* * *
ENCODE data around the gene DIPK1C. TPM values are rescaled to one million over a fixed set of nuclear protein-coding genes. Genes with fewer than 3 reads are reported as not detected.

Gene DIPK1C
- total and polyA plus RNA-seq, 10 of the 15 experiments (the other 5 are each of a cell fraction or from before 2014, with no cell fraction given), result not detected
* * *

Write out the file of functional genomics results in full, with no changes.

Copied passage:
ENCODE data around the gene DIPK1C. TPM values are rescaled to one million over a fixed set of nuclear protein-coding genes. Genes with fewer than 3 reads are reported as not detected.

Gene DIPK1C
- total and polyA plus RNA-seq, 10 of the 15 experiments (the other 5 are each of a cell fraction or from before 2014, with no cell fraction given), result not detected